I’m a city girl, born and raised. I love the fast-paced action, the never-ending events, and being part of a complex network of people, art, culture and industry. Like many people, I also love nature and enjoy soaking up fresh air, hiking or spending time near the lake. Often, however, cities (and their office buildings) just don’t do a great job of sustaining the environment. But my recent Green Office Tour of PwC’s 18 York st office in Toronto during PwC’s Corporate Responsibility Week helped me understand more about the building’s environmental sustainability and that PwC is just as passionate as I am about preserving nature.
When I started my summer internship at 18 York, I knew right away this building was special. For example, the outdoor “Oasis” garden off the third floor cafeteria is a forest of trees, flowers and quaint wooden benches that face historic and modern city buildings. When I have blocks of time without meetings, I go outside on the third floor to work while enjoying the fresh air and view (I’m actually writing this post tucked in the corner of a bench, basking in the summer sunshine and loving the fact I’m getting a tan while at work). Not only does the building feel like a nature-oasis in the city’s South Core Financial district, but it’s also certified LEED Gold – meaning it’s environmentally sustainable with special emphasis on preventing global climate change.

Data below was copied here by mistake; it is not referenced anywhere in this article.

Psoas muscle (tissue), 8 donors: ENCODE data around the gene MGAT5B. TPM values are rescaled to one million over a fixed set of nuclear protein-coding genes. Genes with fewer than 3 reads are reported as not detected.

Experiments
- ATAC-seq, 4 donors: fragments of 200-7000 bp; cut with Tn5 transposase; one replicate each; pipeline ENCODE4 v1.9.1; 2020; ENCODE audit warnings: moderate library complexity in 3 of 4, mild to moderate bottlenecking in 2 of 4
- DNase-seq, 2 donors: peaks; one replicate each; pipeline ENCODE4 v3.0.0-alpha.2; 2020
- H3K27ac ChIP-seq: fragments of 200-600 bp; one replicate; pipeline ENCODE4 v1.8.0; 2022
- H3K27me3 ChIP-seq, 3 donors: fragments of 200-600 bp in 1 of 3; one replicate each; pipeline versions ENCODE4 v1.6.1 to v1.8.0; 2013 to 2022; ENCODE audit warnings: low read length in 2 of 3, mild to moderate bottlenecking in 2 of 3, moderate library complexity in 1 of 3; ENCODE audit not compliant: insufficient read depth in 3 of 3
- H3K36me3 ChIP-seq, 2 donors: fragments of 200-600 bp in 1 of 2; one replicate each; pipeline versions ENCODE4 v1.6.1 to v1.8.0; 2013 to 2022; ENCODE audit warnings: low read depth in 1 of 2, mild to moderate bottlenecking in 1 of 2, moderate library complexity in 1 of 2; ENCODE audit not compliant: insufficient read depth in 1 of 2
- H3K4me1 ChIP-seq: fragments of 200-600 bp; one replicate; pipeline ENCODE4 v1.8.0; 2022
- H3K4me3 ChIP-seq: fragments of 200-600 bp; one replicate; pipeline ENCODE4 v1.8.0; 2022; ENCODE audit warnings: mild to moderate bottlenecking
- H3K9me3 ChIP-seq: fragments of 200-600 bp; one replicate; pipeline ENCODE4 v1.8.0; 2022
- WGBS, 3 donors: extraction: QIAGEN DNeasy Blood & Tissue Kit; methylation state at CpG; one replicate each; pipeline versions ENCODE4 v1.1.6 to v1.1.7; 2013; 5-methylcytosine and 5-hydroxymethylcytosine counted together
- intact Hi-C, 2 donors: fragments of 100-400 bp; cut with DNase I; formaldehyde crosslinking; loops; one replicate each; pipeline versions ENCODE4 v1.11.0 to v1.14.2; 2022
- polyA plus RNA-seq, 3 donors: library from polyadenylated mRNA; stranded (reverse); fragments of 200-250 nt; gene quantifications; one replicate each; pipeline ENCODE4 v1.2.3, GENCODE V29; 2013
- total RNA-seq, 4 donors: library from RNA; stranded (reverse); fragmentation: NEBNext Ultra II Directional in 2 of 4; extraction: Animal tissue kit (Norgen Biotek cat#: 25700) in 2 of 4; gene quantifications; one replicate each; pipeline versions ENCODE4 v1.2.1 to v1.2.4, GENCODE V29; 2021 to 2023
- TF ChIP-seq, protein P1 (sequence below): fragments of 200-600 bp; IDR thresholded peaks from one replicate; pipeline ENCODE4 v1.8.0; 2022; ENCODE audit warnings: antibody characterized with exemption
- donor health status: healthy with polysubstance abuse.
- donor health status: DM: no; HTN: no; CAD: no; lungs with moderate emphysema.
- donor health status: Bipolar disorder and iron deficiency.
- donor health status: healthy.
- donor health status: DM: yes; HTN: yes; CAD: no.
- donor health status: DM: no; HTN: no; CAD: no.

When I have meetings, I book them in rooms with floor-to-ceiling windows that face Toronto’s waterfront or Maple Leaf Square. If the sun makes the room too hot, solar-powered blinds automatically lower to conserve air conditioning.
All the cold water in the building is actually lake water that is brought up from the depths of Lake Ontario and then once used, returned directly to the lake to avoid contamination of municipal water. The v16 generator is mainly used as an energy back-up in the case of a power-failure. The control room – though tiny – controls all energy aspects of the building via the computers and switches that are housed there. If an emergency were to occur, building personnel could fix it directly from their own laptops – even if they were at home in the middle of the night..
Twenty-nine stories up on the roof, water storage cisterns catch rain water for use within the building. The tour reinforced my pride in having the good fortune to work for a company that prioritizes sustainability.
PwC has recently opened new offices in Saskatoon and St John’s and is refurbishing many of their existing offices over the next 18 to 24 months, marrying the priorities of creating a comfortable work-space with ensuring our environment is preserved. The fact that PwC Canada takes one of my personal priorities seriously is pretty incredible.
Find out more about PwC’s corporate responsibility efforts.